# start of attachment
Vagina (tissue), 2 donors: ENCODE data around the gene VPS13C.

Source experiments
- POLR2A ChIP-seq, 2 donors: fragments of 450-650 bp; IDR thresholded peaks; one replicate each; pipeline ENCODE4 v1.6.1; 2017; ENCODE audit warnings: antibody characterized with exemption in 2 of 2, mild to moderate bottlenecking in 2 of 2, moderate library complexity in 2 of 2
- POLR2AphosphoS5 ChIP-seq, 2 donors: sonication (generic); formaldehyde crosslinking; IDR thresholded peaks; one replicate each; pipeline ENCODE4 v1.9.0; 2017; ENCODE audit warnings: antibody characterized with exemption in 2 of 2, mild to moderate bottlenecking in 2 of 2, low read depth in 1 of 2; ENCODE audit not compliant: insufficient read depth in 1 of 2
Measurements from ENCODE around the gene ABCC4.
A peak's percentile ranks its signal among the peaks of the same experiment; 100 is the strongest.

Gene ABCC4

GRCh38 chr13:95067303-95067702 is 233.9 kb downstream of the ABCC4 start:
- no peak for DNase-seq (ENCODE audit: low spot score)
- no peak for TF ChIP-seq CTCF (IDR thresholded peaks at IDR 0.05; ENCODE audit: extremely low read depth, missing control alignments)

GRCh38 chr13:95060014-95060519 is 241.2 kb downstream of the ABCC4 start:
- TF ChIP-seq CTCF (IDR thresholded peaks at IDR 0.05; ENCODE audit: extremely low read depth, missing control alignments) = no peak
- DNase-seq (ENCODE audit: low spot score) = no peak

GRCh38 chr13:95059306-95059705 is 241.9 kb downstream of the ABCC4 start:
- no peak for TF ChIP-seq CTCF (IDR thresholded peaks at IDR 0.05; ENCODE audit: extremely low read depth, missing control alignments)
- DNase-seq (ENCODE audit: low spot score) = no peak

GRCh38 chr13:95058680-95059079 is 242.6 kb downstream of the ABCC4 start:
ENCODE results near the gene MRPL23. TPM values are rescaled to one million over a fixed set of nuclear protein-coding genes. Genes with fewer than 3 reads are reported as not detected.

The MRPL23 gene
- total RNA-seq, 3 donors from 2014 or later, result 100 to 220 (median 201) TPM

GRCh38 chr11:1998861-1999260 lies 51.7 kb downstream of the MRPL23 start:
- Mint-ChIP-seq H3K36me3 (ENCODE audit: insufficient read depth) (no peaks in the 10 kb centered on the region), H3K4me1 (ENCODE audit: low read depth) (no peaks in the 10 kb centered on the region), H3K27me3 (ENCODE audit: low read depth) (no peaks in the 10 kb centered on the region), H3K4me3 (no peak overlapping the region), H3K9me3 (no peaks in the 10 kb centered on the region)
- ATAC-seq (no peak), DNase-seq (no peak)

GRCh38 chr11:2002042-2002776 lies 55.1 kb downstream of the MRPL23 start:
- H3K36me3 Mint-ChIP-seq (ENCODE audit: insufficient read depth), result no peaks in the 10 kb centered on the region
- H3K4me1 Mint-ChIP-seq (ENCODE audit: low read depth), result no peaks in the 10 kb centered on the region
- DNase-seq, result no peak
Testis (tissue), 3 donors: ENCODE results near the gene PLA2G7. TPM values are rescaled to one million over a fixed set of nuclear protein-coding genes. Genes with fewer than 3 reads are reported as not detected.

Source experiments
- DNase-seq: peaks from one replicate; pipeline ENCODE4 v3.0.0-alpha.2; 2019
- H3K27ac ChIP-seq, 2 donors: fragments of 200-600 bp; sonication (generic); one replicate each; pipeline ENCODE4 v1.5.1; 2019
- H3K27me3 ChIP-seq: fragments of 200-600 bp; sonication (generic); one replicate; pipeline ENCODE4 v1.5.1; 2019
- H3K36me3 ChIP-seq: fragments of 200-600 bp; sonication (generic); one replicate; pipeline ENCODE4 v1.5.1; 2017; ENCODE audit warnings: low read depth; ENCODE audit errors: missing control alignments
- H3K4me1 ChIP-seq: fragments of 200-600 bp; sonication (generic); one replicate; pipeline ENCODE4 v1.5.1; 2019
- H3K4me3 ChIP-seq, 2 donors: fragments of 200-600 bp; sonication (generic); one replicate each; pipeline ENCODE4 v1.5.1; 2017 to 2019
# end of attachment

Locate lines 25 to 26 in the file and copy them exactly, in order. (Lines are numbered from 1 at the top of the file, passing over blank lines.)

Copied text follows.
- H3K36me3 Mint-ChIP-seq (ENCODE audit: insufficient read depth), result no peaks in the 10 kb centered on the region
- H3K4me1 Mint-ChIP-seq (ENCODE audit: low read depth), result no peaks in the 10 kb centered on the region